How developers are gearing up for the iPad

Accessories and apps to watch for when Apple ships the iPad.

Now it's finally March -- here comes the iPad. To prep for the big reveal, developers are scurrying to build and announce new apps and accessories for Apple's tablet computer. With so much shouting in a crowded room, it's easy to get lost in the buzz. Here are a few key aspects that may make a sizable splash.

Huge Increase in iPad App Development

Since the iPad's announcement, development of iPad apps has exploded. Analytics firm Flurry reported that the number of new App Store projects using Flurry analytics tripled from December, indicating a fiery fervor for development.

Magazine Publishing Joins the App Fray

E-reading will be huge on the iPad. Condé Nast, one of publishing's most imposing figures, announced that a handful of its popular magazines -- Wired, GQ, Vanity Fair, The New Yorker and Glamour -- will be viewable on the iPad in new formats for the tablet. The announcement is expected to open the floodgates for other publishers.

The News Giant

In addition to magazines, developers clearly want the iPad to be a powerful portal for the news. The Associated Press announced its plans to develop an app today, with an interesting twist. The AP wants to charge users for the news as part of the organization's plans to generate revenue from online content; the New York Times has a similar plan. With so much free news on the Web, it's debatable whether users will drop subscription fees for premium content from the industry's most respected sources.

But there's a hitch. Since the iPad does not support Adobe Flash, many publishers are faced with a difficult decision: adapt to Apple standards or stick with Adobe.

iPad: Anti-Porn

Last week brought a huge scuffle in the App Store. Apple played moral censor and banished more than 5000 sexy apps. The company was called out on its selectivity and was forced to explain itself.

Since all iPhone apps will function on the iPad, don't expect anything remotely kinky on the tablet or for Apple to shift its family-friendly stance for the iPad.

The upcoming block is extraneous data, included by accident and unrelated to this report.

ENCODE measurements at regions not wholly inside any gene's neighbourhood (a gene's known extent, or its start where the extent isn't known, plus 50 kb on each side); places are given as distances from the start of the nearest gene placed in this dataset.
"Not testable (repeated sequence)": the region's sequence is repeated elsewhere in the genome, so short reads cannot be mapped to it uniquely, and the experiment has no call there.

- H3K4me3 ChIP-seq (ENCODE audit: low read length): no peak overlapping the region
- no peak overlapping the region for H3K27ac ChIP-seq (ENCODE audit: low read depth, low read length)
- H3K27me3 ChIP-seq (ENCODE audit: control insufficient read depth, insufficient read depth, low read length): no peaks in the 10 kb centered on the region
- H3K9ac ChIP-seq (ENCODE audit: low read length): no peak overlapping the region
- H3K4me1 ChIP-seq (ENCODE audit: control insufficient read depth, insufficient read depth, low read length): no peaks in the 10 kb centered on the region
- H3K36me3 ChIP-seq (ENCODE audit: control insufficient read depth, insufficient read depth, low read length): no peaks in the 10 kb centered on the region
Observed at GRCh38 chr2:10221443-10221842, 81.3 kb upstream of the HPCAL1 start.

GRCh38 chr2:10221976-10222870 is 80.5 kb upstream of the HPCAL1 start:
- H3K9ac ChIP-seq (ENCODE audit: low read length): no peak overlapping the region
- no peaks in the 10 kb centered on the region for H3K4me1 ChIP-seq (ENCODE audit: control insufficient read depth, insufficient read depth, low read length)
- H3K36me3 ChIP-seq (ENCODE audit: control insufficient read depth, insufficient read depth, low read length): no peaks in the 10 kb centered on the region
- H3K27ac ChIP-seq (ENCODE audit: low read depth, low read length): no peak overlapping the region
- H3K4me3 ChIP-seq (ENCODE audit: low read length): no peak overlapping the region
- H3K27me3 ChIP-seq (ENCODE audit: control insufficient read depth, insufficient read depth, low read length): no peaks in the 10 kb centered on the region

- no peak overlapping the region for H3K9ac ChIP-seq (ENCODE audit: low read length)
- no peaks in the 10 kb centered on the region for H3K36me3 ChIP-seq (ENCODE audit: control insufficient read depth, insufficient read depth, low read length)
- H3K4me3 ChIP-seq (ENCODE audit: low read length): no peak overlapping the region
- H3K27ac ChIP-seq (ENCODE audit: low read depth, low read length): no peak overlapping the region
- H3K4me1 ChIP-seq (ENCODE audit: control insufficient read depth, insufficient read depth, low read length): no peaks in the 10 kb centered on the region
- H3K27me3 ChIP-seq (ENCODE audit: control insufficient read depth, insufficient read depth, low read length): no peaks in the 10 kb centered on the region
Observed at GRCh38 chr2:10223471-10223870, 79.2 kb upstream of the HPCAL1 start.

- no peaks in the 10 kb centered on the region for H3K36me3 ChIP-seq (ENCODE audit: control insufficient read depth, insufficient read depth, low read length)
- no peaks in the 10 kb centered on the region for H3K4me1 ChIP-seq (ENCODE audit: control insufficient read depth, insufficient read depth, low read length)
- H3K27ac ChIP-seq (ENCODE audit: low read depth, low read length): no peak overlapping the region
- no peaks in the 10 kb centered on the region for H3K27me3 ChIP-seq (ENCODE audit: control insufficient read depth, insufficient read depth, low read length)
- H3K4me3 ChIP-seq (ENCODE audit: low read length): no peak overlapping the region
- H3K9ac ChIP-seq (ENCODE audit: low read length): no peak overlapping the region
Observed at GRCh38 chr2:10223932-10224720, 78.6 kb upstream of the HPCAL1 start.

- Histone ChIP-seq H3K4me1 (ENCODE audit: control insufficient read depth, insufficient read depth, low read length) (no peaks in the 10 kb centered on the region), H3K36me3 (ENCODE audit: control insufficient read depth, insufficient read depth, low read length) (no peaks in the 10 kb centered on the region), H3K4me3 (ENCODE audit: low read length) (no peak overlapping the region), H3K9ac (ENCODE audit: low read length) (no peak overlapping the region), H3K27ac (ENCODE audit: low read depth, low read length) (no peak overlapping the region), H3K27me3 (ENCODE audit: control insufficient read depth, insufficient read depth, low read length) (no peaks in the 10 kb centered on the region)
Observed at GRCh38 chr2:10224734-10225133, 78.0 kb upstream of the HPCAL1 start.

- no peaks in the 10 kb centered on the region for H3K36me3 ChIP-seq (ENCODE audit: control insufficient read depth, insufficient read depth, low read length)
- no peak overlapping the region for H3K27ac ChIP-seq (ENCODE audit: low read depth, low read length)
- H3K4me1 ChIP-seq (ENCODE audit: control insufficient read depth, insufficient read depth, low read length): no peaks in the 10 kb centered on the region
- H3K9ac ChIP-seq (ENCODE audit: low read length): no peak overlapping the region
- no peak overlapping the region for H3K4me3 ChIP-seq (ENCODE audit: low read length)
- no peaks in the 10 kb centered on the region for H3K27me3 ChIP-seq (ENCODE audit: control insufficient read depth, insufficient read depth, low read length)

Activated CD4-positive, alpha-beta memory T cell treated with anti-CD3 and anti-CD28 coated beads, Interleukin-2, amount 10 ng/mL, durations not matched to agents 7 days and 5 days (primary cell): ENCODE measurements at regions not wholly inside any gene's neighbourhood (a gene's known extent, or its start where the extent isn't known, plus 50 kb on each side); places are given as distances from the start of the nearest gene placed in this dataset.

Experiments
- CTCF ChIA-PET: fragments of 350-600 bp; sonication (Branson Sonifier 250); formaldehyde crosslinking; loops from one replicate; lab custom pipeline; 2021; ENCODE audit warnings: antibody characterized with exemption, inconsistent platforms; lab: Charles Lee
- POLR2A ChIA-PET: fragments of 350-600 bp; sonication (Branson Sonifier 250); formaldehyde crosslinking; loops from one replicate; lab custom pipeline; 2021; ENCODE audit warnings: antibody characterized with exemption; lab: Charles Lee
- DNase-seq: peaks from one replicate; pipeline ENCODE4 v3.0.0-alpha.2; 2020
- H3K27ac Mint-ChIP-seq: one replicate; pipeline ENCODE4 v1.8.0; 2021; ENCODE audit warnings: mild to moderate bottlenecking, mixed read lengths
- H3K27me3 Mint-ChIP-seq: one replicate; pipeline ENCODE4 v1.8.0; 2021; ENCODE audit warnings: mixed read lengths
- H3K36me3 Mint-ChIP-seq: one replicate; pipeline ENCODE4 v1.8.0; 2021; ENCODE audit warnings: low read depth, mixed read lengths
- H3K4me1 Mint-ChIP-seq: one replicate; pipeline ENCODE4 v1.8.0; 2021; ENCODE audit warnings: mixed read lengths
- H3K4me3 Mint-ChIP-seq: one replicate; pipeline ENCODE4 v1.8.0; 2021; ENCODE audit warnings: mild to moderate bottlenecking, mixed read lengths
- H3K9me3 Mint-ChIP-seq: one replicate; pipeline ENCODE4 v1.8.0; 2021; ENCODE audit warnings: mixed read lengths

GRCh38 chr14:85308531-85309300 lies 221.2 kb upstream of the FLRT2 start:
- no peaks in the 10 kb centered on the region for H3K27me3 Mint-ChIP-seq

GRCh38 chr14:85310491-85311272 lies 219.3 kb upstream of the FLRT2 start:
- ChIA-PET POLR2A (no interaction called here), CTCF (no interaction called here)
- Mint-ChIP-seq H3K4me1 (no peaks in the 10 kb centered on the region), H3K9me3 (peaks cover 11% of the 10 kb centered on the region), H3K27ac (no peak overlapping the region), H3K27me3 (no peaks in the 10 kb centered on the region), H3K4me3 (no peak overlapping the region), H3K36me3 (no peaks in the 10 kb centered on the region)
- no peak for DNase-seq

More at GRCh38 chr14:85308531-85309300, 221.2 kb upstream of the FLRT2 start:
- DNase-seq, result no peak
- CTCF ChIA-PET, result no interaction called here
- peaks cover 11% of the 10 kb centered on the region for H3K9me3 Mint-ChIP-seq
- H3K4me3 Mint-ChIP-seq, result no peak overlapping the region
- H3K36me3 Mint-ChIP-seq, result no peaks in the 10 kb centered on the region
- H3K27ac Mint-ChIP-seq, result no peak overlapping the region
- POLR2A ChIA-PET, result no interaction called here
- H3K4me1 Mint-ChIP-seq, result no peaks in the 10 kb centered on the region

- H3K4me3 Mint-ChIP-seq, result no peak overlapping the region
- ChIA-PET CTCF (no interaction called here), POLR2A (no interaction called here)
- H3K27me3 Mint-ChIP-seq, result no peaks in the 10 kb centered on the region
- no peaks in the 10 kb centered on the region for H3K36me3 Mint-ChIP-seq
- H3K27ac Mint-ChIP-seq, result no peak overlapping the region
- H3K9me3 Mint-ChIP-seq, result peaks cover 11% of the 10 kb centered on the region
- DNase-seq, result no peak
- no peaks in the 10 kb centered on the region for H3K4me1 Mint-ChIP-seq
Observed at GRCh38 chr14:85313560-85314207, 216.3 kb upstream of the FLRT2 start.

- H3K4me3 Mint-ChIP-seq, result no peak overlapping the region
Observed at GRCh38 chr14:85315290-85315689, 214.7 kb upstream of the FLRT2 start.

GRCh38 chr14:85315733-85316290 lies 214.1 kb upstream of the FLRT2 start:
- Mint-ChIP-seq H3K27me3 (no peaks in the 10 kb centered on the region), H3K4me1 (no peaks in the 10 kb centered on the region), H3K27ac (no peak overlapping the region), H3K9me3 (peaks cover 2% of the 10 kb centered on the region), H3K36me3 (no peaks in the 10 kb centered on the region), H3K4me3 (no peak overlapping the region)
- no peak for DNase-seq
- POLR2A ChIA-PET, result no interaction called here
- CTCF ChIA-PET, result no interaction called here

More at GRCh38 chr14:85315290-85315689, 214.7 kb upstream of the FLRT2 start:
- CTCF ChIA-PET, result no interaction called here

Wait, There's More

Big companies make big announcements, but it's the others you'll have to keep an eye on. Sourcebits, one of the iPhone's biggest app contributors, shifted half of its 150-strong development team to work on iPad apps.

You can also a ton of games from a variety of developers to reap the benefits of the 9.7-inch screen. Tech bloggers are already drafting wish lists for touchscreen entertainments. It's also interesting to keep note of iPhone app developers -- such as the creators of Chordica, a music-making app -- to join up with either similar products or brand-new releases.

The War for Ultimate e-Reader Status

The iPad's most important app is iBooks -- Apple's colorful e-reader and answer to Amazon's e-ink Kindle. Since iBooks was announced, there have been a multitude of scuffles, most notably a pricing war that caused major publishers to balk at Amazon's $9.99 price point. Apple's newfound influence on the e-book market could spell bad news for Amazon but a diversity of options for consumers.

Accessorize!

What's a fragile Apple device without a slew of accessories? Apple has already unveiled a bunch, including a dock, external keyboard, cases, and camera connection kits.

Meanwhile, outside developers such as Belkin, Scosche, and Griffin -- all prolific iPod and iPhone accessory-makers -- are clamoring to push out new iPad products. From these companies we can expect more docks, more cases and more screen guards.

Some accessory-makers, like GelaSkins, need to wait to nab an iPad before releasing protective cases, but expect to do so within days of the tablet's release.

Sales Beget Sales

There's a lot of money to be made from the iPad, but it all depends on whether consumers actually make the purchase. It appears that the more we gab about the iPad, the less interested the public gets. But given the manic zeal typically associated with the release of new Apple products, expect the Apple Store to sell out and the queues to form.

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Brennon Slattery

PC World (US online)

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